Portland budget means 3.1% increase in property tax

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PORTLAND — A protracted budget process was climaxed by a marathon meeting, but city spending for fiscal year 2016 was set June 24.

The 5-4 City Council vote appropriating $225 million in municipal spending means city property owners will see an overall 3.1 percent property tax increase, from $20 per $1,000 of assessed value to $20.61.

Councilors met for almost eight hours, including a three-hour public hearing.

The approval came after two postponements of a final vote; it takes effect July 6. Councilors also passed a supplemental spending plan to keep the city running until then.

The budget also includes $46.5 million for operating the city’s enterprise funds, which include the Portland International Jetport, and the city obligations for Cumberland County operations.

The tax increase also reflects the voter approval on May 12 of the $102.8 million education budget, although an anticipated increase in state General Purpose Aid of $1.7 million above the budgeted $15 million could reduce the tax impact.

While Finance Director Brendan O’Connell said the extra subsidy may be accompanied by other state reductions to education funding, the infusion of aid means the school budget will require an increase of $600,000 in property tax revenue instead of $2.3 million.

School Superintendent Emanuel Caulk had said any additional state subsidies would be directed to reducing the property tax burden, which could mean the projected tax increase for education and school operations would be 1 cent instead of the budgeted 23-cent increase to $10.34 per $1,000 of assessed value.

The need for a smaller increase in tax revenue for education was more than met by the need for more tax revenue for municipal operations, most notably the one-year Community Support Fund designed to extend benefits to asylum seekers facing a July 1 cutoff of General Assistance vouchers.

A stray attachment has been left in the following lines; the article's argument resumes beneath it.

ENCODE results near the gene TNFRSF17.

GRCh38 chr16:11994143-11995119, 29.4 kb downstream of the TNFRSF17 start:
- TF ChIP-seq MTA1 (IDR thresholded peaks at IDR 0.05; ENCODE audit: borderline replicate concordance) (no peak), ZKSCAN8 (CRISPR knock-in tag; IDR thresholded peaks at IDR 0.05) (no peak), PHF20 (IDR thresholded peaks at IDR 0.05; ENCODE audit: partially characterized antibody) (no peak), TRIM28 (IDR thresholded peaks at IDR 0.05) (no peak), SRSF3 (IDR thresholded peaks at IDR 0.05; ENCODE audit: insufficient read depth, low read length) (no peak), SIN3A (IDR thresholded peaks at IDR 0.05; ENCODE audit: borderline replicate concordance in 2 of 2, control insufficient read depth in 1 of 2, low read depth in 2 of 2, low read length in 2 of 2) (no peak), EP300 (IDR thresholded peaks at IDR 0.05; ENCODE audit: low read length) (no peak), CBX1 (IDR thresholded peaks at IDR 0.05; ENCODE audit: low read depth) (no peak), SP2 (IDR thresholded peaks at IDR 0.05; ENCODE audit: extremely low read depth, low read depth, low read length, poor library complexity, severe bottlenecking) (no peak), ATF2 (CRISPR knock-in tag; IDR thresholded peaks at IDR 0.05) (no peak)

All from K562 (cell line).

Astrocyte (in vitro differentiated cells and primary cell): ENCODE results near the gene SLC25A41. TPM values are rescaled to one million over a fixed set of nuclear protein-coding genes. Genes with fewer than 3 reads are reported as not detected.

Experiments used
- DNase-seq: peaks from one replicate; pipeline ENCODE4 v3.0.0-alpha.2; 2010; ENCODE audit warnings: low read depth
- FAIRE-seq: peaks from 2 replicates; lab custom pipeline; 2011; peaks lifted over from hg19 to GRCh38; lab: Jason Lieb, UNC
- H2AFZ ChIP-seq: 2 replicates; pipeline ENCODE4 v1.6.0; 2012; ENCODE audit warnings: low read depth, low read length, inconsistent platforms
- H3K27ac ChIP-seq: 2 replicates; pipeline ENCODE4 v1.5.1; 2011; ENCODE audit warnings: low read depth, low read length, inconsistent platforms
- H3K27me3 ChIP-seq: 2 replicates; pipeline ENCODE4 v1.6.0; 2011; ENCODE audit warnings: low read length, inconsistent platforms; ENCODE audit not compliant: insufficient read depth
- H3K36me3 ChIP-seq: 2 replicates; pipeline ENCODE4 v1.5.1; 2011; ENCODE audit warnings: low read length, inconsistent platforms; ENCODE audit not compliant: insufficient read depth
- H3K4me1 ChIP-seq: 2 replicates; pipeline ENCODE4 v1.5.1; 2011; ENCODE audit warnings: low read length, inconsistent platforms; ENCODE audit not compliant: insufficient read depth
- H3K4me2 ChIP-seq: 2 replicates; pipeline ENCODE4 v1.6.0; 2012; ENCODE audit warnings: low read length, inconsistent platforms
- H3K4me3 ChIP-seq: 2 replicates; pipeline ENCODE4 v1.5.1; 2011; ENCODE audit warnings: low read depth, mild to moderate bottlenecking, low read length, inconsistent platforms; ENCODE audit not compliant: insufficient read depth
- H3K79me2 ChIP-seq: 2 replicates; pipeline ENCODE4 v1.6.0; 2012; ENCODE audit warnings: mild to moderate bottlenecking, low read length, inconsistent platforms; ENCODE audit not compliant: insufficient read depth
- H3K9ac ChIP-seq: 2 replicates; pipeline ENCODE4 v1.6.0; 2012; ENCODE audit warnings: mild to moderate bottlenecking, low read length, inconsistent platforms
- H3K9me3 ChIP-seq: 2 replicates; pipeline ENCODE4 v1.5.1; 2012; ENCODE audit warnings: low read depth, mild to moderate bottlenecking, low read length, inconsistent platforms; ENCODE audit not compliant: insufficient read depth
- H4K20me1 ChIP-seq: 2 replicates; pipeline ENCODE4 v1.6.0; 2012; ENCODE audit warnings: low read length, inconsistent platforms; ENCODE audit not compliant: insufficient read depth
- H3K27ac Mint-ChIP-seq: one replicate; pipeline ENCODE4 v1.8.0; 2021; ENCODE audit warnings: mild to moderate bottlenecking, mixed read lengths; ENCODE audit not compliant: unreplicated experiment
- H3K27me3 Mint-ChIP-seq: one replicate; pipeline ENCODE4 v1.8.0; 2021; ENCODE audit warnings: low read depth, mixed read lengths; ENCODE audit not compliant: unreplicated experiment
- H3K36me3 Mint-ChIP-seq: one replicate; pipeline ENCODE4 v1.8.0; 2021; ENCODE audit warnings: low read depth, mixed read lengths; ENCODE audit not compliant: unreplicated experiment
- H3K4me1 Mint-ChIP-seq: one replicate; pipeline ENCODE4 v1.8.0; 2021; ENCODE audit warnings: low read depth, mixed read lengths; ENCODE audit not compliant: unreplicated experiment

Councilors also restored $265,000 to operate the overflow homeless shelter at Preble Street Resource Center, used on nights when the Oxford Street Shelter is filled.

If the new biennial state budget withstands a veto by Gov. Paul LePage, the city would also see about $635,000 in unanticipated funding for homeless shelter operations, because the state will fund General Assistance reimbursements at a flat rate of 70 percent instead of a sliding rate beginning at 10 percent and increasing to 80 percent.

The municipal budget was opposed by the entire council Finance Committee of Chairman Nick Mavodones Jr., and Councilors Jill Duson, Jon Hinck and Ed Suslovic.

Suslovic and Hinck also opposed the budget the committee forwarded to the full council in May. On June 24, Suslovic also sought to block use of $500,000 in city surplus funds.

The city will have to use as much as $5.1 million in surplus this year to cover homeless shelter and General Assistance reimbursements the state Department of Health and Human Services will not provide because of procedural violations cited at Oxford Street and General Assistance vouchers given to immigrants the state considers ineligible.

The new budget contains fee increases spread throughout city operations, but reduces sewer user fees by $1.50 per hundred cubic feet to $8.20 on Jan. 1, 2016. That is also the date a new monthly fee of $6 per 1,200 square feet will be assessed all property owners to pay for improvement projects for the city storm-water system and the water treatment plant near East End Beach.

The most contentious increase discussed and passed by a 5-4 vote was a 35 percent increase for trash bags required for collection by the Department of Public Services. The bag prices will increase from $1 to $1.35 for 15-gallon bags, and from $2 to $2.70 for 30-gallon bags.

The bags will also be changing in color from blue to purple. A successful amendment by Suslovic gives residents a 90-day grace period to use up the blue bags.

Hinck and Suslovic continued to oppose the pay-per-bag program. Hinck advocated shifting to colored collection bins with lids to separate trash and recyclables.

Suslovic called on new City Manager Jon Jennings to bring South Portland’s garbage collection methods to the city. Jennings has been the assistant city manager in South Portland, which uses bins for curbside collection.

“This is the last year I would support a plastic bag fee or system,” Suslovic said.

David Harry can be reached at 781-3661 ext. 110 or dharry@theforecaster.net. Follow him on Twitter: @DavidHarry8.

Portland City Hall reporter for The Forecaster. Baltimore native, lived in Maine since 1989. A journalist since 2005, covering much of Cumberland and York counties. I joined The Forecaster in 2012.